I felt giddy with excitement. It was like discovering the treasures of Ali Baba, Captain Kidd, or Nebuchadnezzar all in one place. Moreover, one did not face any peril from the forty thieves or Long John Silver and his mates. I could make out the distinctive red and blue spines of Gold Key comics on some of the piles. I sat down on the bed next to one of the piles and began looking through the piles.

The comics in the piles were all used, some quite tattered but most of them still had covers and were in readable condition. I began to sort through the comics and place aside the ones I wanted. After an ecstatic half-hour, senses giddy from the intoxicatingly musty smell of forty-year-old comic books, I had completed my inventory. The haul exceeded my wildest dreams. I still remember there were 174 Gold Key comics, 101 Dell comics, 92 Classics Illustrated comics, and sundry DC, Marvel, Harvey, Charlton, and Fawcett comics. All were from the fifties, sixties, and early seventies. 

The total haul amounted to 472 comics, and they cost hardly anything for in those days before the internet changed the price dynamic of old comics, they were dirt cheap. Almost in a daze, I got the comics packed in three cartons, piled them into an autorickshaw, and headed home. My comic collection had got a major boost, and now I knew the sky was the limit. I got back in time for lunch but couldn’t eat much, my stomach still roiling with excitement. It had been an incredible day so far and, hopefully, it would get even better, as the much-awaited clash on the cricket field was about to start at Centurion in South Africa.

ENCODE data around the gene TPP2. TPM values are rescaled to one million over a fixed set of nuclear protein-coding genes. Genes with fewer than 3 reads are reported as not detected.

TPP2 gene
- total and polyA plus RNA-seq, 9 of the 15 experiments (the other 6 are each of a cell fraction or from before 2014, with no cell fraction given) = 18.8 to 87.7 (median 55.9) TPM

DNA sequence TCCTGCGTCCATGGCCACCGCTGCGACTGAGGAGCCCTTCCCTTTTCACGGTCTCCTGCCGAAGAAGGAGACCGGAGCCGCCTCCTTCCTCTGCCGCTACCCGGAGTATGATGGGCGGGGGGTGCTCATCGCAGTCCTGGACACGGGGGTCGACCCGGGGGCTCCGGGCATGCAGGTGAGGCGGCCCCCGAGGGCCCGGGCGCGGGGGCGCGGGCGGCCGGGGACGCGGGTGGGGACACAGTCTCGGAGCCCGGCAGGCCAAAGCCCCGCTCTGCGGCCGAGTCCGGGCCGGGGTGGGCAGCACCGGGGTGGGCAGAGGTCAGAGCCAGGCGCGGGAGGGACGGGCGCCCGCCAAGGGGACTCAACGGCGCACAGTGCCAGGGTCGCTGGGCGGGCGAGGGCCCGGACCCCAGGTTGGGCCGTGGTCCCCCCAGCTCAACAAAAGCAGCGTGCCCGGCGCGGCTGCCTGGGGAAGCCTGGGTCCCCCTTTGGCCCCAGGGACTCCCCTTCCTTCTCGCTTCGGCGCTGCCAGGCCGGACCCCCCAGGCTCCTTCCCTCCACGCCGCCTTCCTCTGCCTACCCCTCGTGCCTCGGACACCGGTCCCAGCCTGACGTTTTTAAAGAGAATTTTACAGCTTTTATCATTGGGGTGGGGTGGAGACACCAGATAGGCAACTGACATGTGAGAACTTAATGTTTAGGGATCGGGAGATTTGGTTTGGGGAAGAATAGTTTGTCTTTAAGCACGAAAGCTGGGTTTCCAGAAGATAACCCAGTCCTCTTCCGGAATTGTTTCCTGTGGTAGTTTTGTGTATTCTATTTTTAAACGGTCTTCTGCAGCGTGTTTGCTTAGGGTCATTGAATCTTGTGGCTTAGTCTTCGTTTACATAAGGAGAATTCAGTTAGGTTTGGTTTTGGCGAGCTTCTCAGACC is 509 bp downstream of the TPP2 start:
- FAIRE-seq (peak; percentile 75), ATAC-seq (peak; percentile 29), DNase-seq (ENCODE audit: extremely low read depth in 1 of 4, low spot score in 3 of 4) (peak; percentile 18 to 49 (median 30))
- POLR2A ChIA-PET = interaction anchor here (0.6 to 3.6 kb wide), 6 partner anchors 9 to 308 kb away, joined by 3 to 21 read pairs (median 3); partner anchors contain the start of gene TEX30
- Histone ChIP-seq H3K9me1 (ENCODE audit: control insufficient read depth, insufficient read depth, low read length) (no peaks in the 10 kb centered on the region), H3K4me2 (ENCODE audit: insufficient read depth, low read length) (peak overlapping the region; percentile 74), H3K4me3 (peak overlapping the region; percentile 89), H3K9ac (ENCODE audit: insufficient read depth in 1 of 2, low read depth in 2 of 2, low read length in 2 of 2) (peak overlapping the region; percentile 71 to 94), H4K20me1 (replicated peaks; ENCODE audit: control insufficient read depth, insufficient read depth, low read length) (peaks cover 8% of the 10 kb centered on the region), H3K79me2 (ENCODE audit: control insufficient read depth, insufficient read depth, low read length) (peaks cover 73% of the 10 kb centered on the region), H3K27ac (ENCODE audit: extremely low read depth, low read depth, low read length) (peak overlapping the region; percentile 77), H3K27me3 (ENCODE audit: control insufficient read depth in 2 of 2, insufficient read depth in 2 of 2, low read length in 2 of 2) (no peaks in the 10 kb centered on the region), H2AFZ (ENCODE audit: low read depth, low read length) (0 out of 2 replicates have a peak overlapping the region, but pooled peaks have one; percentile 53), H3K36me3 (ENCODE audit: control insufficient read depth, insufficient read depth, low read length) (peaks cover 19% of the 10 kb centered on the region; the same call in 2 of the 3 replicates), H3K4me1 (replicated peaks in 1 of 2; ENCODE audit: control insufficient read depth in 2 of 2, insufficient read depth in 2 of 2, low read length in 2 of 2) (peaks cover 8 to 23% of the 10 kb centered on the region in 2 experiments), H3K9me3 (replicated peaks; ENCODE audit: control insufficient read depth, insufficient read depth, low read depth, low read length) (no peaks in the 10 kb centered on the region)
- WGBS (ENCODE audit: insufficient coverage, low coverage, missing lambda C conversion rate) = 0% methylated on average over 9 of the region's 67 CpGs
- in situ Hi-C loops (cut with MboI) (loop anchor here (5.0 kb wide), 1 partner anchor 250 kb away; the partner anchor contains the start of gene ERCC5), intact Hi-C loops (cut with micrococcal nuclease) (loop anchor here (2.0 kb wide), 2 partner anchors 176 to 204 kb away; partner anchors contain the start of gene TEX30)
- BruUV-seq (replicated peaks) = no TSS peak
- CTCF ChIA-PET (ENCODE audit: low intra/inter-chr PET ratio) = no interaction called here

Having polished off lunch in record time, I settled in front of the TV set, the three cartons of comics strategically placed within easy reach. I was still on a high after my wonderful morning, and I tried to tell myself that even a loss to the old enemy would be bearable. I was one of that generation of cricket fans who had become inured to defeat at the hands of our greatest rivals through the eighties and nineties. The wounds inflicted by Javed Miandad with his last ball six off Chetan Sharma at Sharjah were still festering. One reason for optimism, though, was the fact that India had never lost to Pakistan at a World Cup. The pessimist in me wondered whether the law of averages was going to catch up with India today.

 Pakistan won the toss and elected to bat first. A terrific century from India’s old tormentor Saeed Anwar along with cameos from Mohammad Yousuf, Younis Khan, and Rashid Latif took Pakistan to an imposing 273 / 7 off their 50 overs. My heart sank, India had a mountain to climb. In those days any total over 260 was usually enough to ensure a victory what with the mental pressure of chasing a big total against a terrific attack with the hopes of millions of rabid cricket followers hanging heavy on the shoulders of the team. I felt my heart sink. It looked like India was destined to go down to Pakistan for the first time in a World Cup. I consoled myself during the break going through all the wonderful comics I had acquired.